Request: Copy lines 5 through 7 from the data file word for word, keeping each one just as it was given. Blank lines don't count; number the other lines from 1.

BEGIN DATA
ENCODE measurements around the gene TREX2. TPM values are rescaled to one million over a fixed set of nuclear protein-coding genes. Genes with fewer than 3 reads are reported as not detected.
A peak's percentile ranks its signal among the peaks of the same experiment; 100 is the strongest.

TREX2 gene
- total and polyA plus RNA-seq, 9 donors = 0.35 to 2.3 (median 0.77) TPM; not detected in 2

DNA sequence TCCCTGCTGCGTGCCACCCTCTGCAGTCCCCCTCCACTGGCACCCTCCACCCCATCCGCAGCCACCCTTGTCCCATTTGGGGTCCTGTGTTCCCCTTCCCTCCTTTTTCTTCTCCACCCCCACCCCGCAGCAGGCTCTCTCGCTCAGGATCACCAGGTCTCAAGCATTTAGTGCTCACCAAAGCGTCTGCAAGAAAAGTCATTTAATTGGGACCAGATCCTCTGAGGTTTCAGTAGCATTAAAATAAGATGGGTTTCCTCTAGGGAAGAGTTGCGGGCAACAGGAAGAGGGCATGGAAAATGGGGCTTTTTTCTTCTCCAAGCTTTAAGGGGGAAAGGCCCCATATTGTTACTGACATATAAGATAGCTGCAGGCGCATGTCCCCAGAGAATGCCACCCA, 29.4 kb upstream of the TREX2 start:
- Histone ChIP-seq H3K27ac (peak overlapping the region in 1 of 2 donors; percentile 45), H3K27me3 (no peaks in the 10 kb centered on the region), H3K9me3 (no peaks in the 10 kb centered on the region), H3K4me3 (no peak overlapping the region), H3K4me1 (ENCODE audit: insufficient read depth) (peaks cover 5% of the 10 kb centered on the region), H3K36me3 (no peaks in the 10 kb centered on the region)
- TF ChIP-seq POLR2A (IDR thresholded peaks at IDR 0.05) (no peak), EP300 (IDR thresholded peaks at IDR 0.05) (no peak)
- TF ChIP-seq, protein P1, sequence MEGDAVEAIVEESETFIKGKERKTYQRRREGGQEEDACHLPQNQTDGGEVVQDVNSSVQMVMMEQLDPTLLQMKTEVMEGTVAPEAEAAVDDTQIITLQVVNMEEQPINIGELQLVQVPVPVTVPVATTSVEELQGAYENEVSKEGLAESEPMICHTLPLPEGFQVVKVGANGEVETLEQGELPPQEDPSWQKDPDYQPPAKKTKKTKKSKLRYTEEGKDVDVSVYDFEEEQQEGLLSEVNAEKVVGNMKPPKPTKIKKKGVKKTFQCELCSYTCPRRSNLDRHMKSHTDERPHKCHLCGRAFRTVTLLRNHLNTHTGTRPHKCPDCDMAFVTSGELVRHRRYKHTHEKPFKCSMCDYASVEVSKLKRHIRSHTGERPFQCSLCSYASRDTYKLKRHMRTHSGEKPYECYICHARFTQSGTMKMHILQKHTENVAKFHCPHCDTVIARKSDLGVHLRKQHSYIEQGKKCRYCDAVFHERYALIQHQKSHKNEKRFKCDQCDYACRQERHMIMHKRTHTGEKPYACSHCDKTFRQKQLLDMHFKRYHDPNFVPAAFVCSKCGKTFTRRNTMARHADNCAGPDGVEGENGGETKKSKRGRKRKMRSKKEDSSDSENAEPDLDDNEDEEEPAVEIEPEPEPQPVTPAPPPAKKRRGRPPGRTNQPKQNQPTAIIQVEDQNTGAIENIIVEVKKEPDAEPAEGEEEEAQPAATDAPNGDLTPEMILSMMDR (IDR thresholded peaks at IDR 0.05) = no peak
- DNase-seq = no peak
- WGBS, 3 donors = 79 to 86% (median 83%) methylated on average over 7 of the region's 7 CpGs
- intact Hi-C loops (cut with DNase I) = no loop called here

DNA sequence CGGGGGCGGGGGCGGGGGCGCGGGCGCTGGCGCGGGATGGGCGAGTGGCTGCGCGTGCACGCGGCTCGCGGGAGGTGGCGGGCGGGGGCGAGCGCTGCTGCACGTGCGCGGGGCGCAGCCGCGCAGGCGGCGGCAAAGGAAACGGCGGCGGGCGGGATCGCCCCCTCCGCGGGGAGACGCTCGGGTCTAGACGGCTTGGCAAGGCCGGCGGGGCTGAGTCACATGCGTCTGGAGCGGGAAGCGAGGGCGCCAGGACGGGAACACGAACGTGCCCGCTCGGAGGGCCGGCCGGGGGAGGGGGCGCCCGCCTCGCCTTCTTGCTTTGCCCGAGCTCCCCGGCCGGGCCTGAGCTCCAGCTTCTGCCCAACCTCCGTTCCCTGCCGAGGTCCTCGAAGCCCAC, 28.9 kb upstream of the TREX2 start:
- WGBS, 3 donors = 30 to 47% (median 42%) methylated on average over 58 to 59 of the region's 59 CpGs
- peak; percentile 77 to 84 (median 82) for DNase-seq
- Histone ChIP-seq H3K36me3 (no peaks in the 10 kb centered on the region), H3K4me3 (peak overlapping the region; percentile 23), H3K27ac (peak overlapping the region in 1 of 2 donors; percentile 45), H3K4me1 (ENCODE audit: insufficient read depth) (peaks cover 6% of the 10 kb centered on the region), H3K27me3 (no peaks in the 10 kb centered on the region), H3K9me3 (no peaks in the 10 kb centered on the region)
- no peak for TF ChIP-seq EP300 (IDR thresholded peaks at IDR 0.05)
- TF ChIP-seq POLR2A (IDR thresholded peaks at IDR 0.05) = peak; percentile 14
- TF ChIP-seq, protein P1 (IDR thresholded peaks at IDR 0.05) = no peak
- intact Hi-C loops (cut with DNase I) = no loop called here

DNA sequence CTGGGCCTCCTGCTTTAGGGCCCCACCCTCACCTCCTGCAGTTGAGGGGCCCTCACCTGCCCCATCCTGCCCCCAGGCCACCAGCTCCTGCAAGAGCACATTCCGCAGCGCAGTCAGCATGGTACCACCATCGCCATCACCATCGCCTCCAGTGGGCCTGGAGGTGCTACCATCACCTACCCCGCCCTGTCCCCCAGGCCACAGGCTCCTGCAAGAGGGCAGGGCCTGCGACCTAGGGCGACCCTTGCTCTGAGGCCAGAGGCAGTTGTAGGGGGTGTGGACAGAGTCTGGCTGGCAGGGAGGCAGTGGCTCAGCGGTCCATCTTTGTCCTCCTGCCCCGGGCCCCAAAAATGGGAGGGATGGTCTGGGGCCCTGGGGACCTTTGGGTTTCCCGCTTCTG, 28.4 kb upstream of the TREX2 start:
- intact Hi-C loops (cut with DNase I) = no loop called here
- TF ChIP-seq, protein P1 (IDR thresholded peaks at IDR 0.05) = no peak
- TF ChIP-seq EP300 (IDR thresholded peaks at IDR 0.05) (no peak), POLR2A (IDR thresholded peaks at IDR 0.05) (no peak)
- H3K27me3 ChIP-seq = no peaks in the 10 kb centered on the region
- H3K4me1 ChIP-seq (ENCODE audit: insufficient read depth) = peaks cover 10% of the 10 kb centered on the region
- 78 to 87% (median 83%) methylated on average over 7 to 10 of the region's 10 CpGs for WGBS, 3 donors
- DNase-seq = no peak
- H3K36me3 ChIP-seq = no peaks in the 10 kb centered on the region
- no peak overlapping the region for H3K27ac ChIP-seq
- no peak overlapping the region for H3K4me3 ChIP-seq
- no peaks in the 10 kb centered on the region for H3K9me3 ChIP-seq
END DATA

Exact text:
DNA sequence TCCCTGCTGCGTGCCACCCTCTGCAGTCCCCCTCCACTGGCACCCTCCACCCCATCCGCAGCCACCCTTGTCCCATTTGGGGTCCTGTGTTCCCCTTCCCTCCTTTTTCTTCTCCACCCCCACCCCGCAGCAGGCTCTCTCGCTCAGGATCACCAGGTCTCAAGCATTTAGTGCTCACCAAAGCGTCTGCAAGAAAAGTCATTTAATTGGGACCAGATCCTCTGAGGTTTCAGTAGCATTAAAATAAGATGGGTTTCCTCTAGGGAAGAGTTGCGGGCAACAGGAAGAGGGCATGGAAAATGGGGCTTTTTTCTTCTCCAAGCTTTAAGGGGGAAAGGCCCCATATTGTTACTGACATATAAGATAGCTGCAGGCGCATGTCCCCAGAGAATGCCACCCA, 29.4 kb upstream of the TREX2 start:
- Histone ChIP-seq H3K27ac (peak overlapping the region in 1 of 2 donors; percentile 45), H3K27me3 (no peaks in the 10 kb centered on the region), H3K9me3 (no peaks in the 10 kb centered on the region), H3K4me3 (no peak overlapping the region), H3K4me1 (ENCODE audit: insufficient read depth) (peaks cover 5% of the 10 kb centered on the region), H3K36me3 (no peaks in the 10 kb centered on the region)
- TF ChIP-seq POLR2A (IDR thresholded peaks at IDR 0.05) (no peak), EP300 (IDR thresholded peaks at IDR 0.05) (no peak)